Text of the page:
As violence continues, the people of South Sudan say the boys are needed for protection.
February 20, 2014 [Al-Jazeera] — We flew for an hour over a vast bush land with not one trace of human life, and then, finally, landed in Gumuruk. As we got off a young crowd was growing around the helicopter. I immediately noticed young boys in military fatigues confidently carrying weapons. Some of them looked as young as 10 or even younger. But they seemed disciplined.
We were led towards the shade of huge tree where a group of men and women were sitting and waiting.
Finally, David Yau Yau emerged surrounded by his cobra fighters. He sat next Akuot Luot, a young presidential envoy. Luckily, we found someone to translate the gist of the speeches. A woman, a young man and an elder spoke one after the other. All had the same message: we are happy the fighting has stopped but don’t deceive us, tell the government we want food and our own state.
It was a heated meeting to say the least.
The Murle are a minority ethnic group and, along with three others, they want to carve their own state out of Jonglei state. David Yau Yau says that their problem is not with the central government but with the local authorities in Bor, the capital of Jonglei State, who they say have systematically marginalized the Murle.
While they were talking I looked around. People did have the right to be angry. There was nothing in Gumuruk and in Pibor County in general. A woman who lost one of her sons in the fighting said she was hungry. She, like others, relied on Lapom, a wild fruit that has a bitter sweet taste. I asked her how she felt about the young boys carrying weapons. “It should not be, but we need them to protect us from the Dinka Bor. They come here kill us and rape the women,” she said.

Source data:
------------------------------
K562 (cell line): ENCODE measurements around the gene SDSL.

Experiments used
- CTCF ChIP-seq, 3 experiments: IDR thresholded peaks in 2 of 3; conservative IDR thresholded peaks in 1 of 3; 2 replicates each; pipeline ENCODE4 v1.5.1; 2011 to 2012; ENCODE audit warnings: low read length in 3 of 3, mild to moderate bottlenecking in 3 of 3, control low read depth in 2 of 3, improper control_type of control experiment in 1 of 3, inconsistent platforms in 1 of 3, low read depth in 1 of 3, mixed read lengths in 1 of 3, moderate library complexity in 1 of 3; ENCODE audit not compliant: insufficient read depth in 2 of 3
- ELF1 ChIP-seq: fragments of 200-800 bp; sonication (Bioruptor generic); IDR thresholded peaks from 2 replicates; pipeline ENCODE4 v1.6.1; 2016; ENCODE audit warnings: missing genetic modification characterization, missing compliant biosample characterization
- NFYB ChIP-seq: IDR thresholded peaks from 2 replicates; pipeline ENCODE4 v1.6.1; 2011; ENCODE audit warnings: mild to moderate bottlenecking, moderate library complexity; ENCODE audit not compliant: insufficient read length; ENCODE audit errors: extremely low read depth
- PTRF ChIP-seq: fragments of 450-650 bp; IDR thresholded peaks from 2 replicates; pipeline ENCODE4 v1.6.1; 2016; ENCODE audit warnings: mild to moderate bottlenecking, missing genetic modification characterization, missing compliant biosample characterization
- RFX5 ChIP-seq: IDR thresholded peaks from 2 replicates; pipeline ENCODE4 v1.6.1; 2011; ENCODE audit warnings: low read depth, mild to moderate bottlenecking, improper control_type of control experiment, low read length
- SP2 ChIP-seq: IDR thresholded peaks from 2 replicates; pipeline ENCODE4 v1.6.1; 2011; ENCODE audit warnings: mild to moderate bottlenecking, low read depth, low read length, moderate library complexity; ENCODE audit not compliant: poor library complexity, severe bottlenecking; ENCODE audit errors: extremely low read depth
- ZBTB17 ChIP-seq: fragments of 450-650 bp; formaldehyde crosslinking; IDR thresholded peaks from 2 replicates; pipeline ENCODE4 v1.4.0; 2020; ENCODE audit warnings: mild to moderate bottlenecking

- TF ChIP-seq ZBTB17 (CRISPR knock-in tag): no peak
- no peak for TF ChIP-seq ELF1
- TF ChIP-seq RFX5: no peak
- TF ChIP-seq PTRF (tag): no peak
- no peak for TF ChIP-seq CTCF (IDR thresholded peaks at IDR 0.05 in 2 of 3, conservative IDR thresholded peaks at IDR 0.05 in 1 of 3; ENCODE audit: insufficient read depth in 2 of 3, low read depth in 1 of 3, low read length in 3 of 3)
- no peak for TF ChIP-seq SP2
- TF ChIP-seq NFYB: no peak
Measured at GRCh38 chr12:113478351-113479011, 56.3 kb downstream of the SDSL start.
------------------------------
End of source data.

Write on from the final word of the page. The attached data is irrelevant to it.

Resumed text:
The last round of fighting was after the SPLA, government forces, carried out a forced disarmament campaign. It was brutal and scores of Murle were killed.
This is when 16 year old Juzee lost his mother and brother. He then decided to join the ranks of the cobras under Yau Yau’s command. Dressed in oversized green fatigues he calmly said “you are asking why I have a gun? It is because there is no school for me to go and I need it to stay alive. I will only leave it when we have freedom and our own state. Then I can go back to school.”
Another boy, who said he did not know his age, told me that his best friend was killed and he was not afraid of shooting.
When I finally sat down with David Yau Yau, I asked him about these child soldiers. He said “this might be your first time in South Sudan military zone, but this is what happens here. It was the same in 1983.”
True, I thought, and it will probably continue for a while, or at least until Juzee and the other boys feel safe enough to go to school.
But the dreams of a state seem as far as ever. When we landed in Juba, Akuot told me he told Yau Yau to forget about a state, it will not happen, the country did not have money for that and it would set a dangerous precedent.